Coronavirus cases are spiking in the North Carolina with the state adding more than 2,000 new COVID-19 cases daily since Thursday (10/18). BPR’s Helen Chickering checks in with NC Health News Editor Rose Hoban about the case surge and the newly released NC Health News Voter Guide on Health.
HC: Cases and hospitalizations continue to rise in NC, even breaking records. We were talking off-mic and you noted you’ve been taking a broader look at what's happening across the country,
RH: There's this huge surge in the upper Midwest, Wisconsin, Michigan, Montana. They are seeing vastly increased rates of COVID. I dug into Wisconsin's numbers because the White House Coronavirus Taskforce expressed concern about what's happening in Wisconsin. So, think about this. Wisconsin is half the size of North Carolina. Friday, they had more than 3,700 new cases diagnosed. By comparison, North Carolina, twice the size - we had a high of 2,500 cases diagnosed. Wisconsin is so worried that they have just set up a field hospital on their state fairgrounds. So, this is kind of what it looks like when it's getting out of control. Folks will say, well, why is this happening? And I think Health Secretary Dr. Mandy Cohen talked about it yesterday during the press conference - namely, that people are spending more time inside.
HC: Where we're more likely to be in close contact with other people, but it's also about humidity and the lower humidity as the cooler weather sets in help us unpack that.
RH: Think about sitting in your house on a dry winters day and the sunshine is coming through and you're watching the little dust motes float. And so, it's that same type of dry air where things can remain airborne. They're thinking now that the COVID virus can remain airborne for a certain amount of time and they're still not clear how long in drier air. So, in some senses you could say that, you know, our reductions over the summer were a function of the higher humidity that we have in North Carolina. And the fact that people were spending all this time outside, but as the weather gets colder and it'll get a lot colder. I'm down here in Chapel Hill, you're up in Ashville, it'll get a lot colder up there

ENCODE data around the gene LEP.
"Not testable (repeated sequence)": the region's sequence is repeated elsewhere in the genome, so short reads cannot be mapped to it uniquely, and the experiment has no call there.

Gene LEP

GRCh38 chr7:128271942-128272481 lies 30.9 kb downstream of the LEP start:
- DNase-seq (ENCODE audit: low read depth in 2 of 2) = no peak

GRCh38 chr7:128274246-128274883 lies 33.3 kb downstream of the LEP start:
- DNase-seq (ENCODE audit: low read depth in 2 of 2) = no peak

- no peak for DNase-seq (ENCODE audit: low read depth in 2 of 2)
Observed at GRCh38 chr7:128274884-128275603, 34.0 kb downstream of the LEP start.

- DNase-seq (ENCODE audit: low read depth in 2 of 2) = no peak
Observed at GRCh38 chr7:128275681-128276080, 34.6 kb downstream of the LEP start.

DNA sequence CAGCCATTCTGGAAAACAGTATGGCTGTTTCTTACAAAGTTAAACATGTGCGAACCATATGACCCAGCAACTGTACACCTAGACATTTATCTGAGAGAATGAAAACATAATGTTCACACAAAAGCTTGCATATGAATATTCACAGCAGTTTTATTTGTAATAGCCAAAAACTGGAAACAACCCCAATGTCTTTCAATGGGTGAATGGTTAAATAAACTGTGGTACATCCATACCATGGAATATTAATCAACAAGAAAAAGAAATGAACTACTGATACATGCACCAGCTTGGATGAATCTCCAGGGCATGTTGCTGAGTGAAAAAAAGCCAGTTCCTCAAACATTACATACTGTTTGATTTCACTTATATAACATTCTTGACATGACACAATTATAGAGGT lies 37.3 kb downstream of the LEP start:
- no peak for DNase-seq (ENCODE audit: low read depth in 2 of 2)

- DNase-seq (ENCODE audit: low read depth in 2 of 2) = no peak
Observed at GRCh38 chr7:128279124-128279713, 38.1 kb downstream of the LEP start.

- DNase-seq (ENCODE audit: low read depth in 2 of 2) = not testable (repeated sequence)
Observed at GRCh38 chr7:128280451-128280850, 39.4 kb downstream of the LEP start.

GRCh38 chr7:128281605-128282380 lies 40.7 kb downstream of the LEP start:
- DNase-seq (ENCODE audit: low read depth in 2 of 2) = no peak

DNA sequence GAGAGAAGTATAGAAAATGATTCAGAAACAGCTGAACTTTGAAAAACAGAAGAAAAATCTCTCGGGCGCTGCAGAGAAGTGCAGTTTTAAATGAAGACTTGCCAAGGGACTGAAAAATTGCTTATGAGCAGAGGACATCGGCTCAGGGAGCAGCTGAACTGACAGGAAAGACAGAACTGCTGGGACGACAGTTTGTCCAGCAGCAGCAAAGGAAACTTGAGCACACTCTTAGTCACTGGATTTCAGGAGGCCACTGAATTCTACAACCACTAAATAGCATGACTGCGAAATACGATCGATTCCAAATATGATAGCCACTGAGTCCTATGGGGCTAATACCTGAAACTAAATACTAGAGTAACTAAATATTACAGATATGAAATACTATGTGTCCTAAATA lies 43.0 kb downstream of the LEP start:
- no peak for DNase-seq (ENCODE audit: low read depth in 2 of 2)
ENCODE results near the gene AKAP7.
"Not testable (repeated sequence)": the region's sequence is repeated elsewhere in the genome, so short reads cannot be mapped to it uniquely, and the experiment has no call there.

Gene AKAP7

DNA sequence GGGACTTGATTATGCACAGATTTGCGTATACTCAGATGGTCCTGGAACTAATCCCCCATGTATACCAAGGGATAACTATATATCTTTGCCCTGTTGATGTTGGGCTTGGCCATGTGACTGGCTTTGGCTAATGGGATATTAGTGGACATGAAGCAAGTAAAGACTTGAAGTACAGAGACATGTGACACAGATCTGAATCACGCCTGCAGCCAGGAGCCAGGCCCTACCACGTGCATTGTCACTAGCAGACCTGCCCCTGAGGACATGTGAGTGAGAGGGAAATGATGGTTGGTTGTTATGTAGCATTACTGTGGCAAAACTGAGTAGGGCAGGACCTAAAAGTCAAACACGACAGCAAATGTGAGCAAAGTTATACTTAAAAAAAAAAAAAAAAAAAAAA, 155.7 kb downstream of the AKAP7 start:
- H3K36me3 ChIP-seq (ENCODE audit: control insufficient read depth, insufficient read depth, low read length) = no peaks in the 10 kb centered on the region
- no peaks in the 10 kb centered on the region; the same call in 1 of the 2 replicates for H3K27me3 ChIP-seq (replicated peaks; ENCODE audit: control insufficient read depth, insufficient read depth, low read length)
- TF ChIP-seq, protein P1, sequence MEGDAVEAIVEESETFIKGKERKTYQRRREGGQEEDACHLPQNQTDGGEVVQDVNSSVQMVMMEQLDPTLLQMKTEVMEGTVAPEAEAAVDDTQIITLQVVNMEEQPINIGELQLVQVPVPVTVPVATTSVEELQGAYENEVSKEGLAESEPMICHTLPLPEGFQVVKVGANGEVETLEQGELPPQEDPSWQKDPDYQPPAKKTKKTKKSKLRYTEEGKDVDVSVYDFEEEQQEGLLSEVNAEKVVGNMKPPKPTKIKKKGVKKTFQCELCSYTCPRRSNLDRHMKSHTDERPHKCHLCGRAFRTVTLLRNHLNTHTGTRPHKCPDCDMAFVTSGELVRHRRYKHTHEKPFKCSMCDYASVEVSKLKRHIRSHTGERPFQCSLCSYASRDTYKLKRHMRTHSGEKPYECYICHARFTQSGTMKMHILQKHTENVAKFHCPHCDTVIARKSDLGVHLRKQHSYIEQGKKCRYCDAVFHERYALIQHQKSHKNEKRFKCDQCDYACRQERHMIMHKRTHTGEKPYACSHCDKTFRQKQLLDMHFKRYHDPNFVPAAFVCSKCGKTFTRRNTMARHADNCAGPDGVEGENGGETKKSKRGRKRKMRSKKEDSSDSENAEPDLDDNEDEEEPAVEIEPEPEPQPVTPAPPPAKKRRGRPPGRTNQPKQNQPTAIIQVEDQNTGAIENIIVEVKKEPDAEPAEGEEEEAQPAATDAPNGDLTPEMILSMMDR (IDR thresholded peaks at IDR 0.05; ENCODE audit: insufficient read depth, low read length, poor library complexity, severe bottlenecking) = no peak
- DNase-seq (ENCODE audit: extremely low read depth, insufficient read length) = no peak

HC: I'm going to switch gears. Early voting is now underway in North Carolina and your team just issued a handy voter guide, looking at candidates running for federal and state offices and their positions on a number of healthcare issues from the pandemic to Medicaid expansion.
RH: It's specifically focused on healthcare issues. So, don't go looking for anything about climate change or another hot button issue. And we're going to add one or two more races to it. We just wanted to get the big races up for the beginning of early voting. You can find the NC Health News Voter Guide on Health here
Rose Hoban is the founder and editor of NC Health News, as well as being the state government reporter. Hoban has been a registered nurse since 1992 but transitioned to journalism after earning degrees in public health policy and journalism. She's reported on science, health policy and research in NC since 2005. Contact: editor at northcarolinahealthnews.org